Many pet owners suffer the challenges of or health-related emergencies and find it difficult to continue to care for their animals.
But Amy Azzara Cirincione, owner of in Cutchogue, and Dawn Camis Bennett of have made it their mission to help pet owners in need – and the pets themselves.
Through this story of rescue, which will be posted in two parts on North Fork Patch, we are taught by some very special women in our community that nothing should stop us from trying to help others — including our animal friends.
Last month, Cirincione, received an urgent phone call from Mary Ann McDonald, coordinator at the Brookhaven Animal Shelter, regarding a family's cry for help involving their four great Danes and their inability to take care of them due to their own personal hardships.
Helping this family along with many others throughout the community, workers at the Brookhaven Animal Shelter are trying to deter the separation of families. "We tried for several months to help this family with food and medical care for their animals, as we are continually working to keep families together through these difficult times," McDonald said.
Along with her natural love, dedication and extensive knowledge of both animals and rescue, there was another reason McDonald contacted Cirincione—her devotion to the breathtaking great Dane breed.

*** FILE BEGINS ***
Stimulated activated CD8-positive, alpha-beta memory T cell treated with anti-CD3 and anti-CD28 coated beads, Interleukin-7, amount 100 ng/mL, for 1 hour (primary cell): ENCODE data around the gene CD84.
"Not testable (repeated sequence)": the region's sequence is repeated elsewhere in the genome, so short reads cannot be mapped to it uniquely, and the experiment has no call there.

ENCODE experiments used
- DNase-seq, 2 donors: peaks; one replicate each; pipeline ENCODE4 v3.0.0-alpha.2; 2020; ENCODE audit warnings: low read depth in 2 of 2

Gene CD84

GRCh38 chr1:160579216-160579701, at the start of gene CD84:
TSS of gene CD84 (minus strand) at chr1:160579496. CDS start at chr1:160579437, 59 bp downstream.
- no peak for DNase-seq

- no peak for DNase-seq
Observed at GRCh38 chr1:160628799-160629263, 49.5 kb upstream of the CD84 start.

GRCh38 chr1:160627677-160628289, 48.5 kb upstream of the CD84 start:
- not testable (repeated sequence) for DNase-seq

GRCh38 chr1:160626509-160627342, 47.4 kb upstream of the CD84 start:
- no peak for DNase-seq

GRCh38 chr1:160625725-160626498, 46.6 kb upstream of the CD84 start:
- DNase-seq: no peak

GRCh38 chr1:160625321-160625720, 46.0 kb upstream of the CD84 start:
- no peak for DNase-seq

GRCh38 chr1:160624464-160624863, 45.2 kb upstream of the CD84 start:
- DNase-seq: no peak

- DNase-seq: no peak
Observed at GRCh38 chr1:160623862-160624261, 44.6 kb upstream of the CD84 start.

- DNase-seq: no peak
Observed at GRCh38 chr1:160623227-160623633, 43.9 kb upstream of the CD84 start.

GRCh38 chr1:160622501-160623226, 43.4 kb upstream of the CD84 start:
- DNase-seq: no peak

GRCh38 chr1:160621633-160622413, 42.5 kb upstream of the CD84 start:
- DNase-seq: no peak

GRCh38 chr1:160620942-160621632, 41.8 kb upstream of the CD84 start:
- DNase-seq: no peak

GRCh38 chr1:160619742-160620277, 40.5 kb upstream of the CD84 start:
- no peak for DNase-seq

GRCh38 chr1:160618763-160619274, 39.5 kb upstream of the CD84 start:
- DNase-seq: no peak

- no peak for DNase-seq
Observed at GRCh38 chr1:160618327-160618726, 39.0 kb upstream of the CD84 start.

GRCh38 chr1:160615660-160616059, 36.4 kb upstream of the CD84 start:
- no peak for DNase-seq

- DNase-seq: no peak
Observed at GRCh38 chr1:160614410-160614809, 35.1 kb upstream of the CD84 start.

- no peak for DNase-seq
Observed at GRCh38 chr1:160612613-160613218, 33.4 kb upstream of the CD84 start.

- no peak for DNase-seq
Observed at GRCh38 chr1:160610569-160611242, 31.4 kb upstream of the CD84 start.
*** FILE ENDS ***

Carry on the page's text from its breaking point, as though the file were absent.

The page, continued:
After accepting the challenge, Cirincione instantly phoned friend, fellow dog rescuer, and canine expert, Dawn Camis Bennett of . "We had to work quickly — there was no time to spare," Cirincione said.
The first obstacle was to find a rescue group that could assist them. Cirincione and Bennett found that most animal rescue groups were too inundated to help. "There is just so much that animal rescues have to deal with – it's very difficult for them to take more dogs," Bennett said.
One of the rescue groups unable to take the dogs at that time was Mid-Atlantic Great Dane Rescue League.
How busy are animal rescuers? The interview for this story with a Mid-Atlantic Great Dane Animal Rescue League Coordinator, Gay Ann Wayne, took place at midnight. This was partially due to the fact that among her other responsibilities, she was caring round-the-clock for an extremely ill rescued dog.
Wayne explained that the main reason that they couldn't take any of the Danes in was due to the fact that they didn't have any available fosters. "We train our foster parents extensively before any dog is put into their home, for safety's sake, we do not just put dogs into private homes," Wayne said.
Even though there are times when a dog can be placed in a temporary facility until a foster can be found — Wayne explained that this was not possible with these particular great Danes. "There's no way we could've put these dogs into a boarding facility — they just would've gotten worse," Wayne said.
Knowing that they were running out of options the pressure mounted. "If these dogs would've been placed in a shelter they would've gone crazy and eventually would've been destroyed — there was no way we were letting this happen," said Bennett.
Stay tuned for part two of the great Great Dane rescue on Wednesday.